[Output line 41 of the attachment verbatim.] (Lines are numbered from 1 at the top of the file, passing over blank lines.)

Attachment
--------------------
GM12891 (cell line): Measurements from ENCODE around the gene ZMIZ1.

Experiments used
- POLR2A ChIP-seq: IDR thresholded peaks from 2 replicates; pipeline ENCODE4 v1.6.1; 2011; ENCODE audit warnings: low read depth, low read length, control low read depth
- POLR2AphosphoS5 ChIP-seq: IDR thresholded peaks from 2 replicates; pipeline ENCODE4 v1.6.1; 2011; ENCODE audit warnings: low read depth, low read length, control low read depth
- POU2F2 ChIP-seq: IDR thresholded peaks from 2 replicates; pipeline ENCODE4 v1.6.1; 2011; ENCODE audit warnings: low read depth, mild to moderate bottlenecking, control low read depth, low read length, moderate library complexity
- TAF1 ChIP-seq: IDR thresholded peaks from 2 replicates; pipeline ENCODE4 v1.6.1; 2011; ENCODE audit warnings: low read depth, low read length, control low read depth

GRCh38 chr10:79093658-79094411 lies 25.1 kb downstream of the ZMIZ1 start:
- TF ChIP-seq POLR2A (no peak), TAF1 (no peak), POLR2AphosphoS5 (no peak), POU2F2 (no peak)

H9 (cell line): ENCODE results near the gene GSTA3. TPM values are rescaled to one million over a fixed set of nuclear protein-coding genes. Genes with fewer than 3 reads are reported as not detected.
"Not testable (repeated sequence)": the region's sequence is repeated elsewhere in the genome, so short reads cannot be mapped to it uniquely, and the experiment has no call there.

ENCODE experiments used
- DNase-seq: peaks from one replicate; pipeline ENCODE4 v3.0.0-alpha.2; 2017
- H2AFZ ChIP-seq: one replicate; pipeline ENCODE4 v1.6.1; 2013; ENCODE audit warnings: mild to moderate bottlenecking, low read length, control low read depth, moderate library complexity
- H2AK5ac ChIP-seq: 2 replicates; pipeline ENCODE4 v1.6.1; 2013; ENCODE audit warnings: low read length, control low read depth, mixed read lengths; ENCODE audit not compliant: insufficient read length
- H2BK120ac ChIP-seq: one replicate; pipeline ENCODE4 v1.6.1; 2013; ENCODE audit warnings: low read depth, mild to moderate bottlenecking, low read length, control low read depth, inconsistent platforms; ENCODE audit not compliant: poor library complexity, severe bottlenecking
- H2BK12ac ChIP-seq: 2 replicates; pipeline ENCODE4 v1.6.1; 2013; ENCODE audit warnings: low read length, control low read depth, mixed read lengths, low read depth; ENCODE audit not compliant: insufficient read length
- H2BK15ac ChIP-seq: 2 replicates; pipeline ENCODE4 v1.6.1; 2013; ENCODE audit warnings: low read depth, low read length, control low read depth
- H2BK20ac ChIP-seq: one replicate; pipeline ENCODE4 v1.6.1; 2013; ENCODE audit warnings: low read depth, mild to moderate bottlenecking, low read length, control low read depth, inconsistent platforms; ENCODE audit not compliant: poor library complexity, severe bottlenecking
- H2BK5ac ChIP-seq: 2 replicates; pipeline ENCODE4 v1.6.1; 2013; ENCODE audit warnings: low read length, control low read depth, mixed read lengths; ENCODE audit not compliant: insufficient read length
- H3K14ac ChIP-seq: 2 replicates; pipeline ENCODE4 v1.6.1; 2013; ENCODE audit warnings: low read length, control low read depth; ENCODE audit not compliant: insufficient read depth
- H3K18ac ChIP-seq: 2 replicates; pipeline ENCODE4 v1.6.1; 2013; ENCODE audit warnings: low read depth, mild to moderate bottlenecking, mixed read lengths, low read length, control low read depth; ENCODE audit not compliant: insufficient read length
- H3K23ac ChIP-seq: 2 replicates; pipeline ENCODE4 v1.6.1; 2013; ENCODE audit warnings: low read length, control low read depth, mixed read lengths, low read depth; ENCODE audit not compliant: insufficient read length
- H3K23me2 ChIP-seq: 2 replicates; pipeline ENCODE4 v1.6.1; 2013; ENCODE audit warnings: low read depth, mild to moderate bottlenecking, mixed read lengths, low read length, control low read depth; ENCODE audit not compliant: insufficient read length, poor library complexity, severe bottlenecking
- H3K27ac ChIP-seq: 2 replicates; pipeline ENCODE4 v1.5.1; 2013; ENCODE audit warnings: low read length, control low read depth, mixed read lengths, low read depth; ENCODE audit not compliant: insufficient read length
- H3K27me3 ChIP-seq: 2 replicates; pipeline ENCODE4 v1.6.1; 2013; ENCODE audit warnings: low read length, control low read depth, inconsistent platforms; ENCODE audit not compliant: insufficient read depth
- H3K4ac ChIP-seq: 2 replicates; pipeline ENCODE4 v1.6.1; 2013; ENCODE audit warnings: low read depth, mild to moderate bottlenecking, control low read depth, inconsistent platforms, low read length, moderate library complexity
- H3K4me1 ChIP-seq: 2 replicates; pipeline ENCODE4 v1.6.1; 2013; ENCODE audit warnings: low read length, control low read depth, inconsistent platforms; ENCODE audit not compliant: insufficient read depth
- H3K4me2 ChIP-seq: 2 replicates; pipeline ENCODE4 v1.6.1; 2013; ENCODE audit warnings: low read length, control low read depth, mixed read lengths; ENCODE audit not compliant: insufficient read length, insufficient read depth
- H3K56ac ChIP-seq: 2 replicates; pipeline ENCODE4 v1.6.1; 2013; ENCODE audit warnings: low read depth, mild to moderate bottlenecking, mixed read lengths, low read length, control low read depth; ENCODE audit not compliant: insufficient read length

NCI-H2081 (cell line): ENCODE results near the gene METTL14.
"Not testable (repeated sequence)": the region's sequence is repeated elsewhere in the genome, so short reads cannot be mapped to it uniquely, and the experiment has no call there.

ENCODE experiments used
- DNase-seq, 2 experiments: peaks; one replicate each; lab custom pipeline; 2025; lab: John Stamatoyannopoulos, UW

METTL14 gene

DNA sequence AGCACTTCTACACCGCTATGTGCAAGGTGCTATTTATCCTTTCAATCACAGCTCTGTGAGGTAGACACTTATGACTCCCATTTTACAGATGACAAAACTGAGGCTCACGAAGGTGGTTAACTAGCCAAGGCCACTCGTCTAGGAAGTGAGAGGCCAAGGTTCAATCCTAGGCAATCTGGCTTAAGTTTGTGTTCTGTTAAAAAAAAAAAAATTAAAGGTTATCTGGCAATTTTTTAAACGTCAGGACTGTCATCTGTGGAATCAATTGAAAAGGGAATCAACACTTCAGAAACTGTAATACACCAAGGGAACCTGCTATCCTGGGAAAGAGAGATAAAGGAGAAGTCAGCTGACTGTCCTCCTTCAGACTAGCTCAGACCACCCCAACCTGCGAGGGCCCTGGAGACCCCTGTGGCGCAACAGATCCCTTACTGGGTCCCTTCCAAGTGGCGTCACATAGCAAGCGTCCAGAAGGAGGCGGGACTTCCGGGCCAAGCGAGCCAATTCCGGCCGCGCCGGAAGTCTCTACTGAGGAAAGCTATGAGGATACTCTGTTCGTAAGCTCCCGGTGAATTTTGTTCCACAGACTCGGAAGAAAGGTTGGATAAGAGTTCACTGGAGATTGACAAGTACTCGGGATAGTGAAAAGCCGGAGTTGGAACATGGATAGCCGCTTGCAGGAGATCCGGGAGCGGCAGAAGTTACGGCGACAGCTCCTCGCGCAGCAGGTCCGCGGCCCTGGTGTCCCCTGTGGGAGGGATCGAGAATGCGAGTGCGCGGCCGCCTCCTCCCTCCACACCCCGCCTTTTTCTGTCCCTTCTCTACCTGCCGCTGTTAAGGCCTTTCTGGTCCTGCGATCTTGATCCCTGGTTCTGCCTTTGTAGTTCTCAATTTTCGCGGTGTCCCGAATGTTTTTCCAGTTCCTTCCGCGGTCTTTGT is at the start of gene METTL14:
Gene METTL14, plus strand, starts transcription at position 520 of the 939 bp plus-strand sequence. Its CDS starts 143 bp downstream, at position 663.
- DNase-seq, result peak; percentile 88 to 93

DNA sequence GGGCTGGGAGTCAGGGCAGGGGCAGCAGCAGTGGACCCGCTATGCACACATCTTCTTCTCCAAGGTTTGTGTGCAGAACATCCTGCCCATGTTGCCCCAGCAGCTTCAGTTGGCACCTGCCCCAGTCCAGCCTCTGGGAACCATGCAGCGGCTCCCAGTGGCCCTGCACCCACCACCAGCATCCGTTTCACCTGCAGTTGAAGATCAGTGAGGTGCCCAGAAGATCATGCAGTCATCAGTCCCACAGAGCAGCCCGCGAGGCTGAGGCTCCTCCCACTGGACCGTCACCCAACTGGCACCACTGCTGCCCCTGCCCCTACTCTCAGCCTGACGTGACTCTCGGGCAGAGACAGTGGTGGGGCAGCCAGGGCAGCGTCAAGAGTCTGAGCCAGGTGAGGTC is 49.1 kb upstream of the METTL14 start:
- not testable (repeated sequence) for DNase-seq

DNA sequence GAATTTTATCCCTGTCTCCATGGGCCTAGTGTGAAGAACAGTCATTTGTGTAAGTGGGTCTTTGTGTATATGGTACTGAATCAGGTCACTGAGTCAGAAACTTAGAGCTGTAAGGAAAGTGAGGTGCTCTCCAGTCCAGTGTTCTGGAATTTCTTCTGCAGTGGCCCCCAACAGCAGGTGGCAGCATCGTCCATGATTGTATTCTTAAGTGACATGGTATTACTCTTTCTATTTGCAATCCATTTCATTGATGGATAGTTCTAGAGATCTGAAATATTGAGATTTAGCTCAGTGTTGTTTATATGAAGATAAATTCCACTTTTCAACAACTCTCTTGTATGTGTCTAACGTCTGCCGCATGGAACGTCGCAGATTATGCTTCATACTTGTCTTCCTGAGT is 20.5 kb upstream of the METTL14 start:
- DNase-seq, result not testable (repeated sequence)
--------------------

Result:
- DNase-seq, result not testable (repeated sequence)